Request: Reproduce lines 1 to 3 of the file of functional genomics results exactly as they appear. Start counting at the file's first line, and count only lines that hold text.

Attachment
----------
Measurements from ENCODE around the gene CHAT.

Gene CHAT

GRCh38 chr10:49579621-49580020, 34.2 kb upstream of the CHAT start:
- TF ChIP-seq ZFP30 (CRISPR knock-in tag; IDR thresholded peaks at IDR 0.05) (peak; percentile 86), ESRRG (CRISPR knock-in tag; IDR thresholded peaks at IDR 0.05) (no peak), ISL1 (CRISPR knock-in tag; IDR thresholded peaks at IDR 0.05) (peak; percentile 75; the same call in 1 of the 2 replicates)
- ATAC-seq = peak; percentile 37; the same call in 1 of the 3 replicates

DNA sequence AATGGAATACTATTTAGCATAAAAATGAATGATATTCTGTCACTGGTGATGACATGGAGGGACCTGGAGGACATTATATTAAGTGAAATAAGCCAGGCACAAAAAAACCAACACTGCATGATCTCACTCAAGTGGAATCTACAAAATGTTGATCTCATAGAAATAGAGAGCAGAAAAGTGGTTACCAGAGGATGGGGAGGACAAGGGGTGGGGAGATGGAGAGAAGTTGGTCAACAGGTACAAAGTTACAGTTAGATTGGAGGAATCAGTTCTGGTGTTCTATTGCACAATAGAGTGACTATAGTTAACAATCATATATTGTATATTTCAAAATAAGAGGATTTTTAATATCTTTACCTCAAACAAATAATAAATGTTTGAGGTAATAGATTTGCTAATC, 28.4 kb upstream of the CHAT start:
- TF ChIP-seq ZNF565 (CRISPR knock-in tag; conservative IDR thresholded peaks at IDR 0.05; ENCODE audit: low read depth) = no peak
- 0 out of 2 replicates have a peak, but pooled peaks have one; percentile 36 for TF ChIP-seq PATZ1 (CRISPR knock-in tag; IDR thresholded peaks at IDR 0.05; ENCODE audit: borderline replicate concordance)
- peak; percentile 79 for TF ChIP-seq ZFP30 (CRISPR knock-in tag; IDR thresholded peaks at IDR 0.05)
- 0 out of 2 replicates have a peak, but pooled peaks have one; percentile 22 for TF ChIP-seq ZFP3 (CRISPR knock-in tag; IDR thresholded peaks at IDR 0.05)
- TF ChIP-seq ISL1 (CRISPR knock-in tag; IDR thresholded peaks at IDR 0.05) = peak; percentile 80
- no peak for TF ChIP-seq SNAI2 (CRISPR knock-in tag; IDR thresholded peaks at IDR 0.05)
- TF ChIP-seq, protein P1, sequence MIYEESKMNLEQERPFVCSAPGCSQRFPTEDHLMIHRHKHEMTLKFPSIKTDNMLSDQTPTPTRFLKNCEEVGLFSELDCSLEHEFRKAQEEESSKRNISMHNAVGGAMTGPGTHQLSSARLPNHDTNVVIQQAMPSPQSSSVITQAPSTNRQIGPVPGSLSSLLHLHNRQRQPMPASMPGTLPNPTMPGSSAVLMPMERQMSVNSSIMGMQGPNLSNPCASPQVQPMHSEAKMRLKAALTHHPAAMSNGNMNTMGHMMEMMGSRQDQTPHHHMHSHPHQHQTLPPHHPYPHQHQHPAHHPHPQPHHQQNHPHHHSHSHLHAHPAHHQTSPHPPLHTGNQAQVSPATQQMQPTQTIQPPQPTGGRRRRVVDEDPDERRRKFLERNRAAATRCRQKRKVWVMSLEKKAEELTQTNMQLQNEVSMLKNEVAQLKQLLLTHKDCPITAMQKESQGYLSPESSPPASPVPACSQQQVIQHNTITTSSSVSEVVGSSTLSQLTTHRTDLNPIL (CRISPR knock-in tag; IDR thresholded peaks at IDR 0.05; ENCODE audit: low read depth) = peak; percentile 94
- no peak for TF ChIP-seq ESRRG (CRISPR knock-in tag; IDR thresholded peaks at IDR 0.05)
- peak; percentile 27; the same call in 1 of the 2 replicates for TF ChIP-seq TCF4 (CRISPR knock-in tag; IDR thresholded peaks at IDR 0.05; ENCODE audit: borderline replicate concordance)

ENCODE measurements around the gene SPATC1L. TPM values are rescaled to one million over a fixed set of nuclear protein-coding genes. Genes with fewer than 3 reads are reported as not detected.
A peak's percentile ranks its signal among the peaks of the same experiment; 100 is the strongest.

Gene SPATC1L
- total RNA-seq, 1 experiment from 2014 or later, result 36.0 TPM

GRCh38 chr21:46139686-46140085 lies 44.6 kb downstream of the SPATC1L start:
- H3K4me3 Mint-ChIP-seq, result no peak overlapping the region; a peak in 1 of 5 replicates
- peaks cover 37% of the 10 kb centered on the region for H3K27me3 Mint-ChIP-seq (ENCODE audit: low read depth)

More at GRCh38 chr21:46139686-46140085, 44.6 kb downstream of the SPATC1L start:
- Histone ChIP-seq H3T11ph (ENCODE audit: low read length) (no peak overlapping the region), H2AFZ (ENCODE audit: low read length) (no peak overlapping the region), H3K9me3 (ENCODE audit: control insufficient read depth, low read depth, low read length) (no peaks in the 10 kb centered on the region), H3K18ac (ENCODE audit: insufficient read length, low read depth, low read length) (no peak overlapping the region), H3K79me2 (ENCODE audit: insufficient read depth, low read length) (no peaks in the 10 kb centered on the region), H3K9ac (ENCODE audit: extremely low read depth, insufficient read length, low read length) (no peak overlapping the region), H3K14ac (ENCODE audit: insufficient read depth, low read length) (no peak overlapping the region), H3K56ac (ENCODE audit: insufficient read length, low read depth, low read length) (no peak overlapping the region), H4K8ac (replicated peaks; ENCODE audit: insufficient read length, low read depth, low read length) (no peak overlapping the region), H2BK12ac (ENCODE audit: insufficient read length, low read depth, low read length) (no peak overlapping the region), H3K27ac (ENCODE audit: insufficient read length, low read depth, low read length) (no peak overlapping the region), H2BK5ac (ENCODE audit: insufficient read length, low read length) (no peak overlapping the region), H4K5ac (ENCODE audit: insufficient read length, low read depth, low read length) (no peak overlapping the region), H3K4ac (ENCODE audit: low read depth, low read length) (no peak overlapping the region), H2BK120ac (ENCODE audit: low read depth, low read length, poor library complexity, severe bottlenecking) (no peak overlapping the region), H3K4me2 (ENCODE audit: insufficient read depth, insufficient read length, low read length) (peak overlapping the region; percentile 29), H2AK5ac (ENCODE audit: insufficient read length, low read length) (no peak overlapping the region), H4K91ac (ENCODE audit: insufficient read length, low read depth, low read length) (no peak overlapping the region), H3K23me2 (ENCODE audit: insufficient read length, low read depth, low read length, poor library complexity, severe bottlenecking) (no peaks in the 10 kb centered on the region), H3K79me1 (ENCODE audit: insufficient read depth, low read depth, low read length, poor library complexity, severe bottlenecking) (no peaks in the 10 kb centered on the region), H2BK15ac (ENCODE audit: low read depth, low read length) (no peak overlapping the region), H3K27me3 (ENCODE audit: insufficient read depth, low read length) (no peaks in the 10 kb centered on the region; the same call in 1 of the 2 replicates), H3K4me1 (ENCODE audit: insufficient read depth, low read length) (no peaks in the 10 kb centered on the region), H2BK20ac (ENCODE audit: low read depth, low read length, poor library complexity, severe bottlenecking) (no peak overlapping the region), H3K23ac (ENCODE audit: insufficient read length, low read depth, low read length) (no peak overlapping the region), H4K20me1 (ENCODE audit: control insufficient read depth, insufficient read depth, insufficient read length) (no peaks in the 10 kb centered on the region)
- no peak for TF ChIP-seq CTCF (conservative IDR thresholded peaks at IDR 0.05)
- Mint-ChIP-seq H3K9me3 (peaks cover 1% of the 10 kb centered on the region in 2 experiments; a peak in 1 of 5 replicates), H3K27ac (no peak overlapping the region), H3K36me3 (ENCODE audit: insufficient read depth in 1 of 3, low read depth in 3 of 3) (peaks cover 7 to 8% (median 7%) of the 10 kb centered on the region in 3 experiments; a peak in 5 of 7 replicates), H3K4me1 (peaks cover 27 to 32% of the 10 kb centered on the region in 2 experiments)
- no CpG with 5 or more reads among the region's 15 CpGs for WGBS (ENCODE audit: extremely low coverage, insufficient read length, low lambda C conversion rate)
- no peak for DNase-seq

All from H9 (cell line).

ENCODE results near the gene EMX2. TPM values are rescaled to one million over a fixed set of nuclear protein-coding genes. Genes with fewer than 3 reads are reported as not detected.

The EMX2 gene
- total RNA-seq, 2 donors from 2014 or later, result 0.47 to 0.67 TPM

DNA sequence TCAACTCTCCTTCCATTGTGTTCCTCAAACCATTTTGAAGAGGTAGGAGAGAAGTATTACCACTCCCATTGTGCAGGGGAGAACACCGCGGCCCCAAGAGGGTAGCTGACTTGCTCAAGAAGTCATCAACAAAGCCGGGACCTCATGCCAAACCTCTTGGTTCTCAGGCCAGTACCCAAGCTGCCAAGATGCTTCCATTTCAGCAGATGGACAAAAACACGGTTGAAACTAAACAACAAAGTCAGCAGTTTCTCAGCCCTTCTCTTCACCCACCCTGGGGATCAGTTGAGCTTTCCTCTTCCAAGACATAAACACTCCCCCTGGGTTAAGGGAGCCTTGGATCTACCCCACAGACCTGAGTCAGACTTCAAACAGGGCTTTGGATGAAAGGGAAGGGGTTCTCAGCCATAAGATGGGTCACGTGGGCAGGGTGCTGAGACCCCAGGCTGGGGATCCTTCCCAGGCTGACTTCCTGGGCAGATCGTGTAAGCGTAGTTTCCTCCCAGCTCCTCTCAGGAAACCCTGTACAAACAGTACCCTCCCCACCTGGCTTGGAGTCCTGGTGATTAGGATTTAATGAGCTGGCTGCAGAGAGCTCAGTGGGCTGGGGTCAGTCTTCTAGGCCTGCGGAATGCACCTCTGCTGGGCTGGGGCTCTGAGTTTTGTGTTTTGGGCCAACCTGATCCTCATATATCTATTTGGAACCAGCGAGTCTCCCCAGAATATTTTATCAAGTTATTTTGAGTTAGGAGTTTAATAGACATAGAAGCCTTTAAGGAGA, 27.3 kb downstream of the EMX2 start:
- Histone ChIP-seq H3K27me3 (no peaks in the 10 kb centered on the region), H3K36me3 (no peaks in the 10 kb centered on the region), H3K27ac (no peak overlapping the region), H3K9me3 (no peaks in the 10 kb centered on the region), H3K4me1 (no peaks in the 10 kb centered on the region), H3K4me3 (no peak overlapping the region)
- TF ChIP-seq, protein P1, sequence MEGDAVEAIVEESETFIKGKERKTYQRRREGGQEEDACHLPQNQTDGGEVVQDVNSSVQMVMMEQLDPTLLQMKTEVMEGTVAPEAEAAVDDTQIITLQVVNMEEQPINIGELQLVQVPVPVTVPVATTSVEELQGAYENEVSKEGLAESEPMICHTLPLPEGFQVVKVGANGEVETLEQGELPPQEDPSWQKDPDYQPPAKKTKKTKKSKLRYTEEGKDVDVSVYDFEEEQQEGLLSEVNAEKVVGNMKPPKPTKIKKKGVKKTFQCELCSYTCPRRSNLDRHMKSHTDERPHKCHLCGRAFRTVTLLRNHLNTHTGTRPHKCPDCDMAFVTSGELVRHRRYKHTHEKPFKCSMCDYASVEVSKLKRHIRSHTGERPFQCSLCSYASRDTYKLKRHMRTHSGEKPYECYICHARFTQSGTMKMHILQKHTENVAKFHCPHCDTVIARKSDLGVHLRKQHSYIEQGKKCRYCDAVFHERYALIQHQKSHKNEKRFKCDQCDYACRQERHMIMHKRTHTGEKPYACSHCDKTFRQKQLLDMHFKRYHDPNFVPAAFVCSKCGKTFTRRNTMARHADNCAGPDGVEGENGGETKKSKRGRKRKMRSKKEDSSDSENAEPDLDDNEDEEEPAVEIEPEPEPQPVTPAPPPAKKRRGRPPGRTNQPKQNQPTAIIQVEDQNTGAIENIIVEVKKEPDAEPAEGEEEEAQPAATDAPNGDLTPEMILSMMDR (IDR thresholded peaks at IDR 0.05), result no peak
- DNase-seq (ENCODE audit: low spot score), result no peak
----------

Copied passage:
Measurements from ENCODE around the gene CHAT.

Gene CHAT

GRCh38 chr10:49579621-49580020, 34.2 kb upstream of the CHAT start: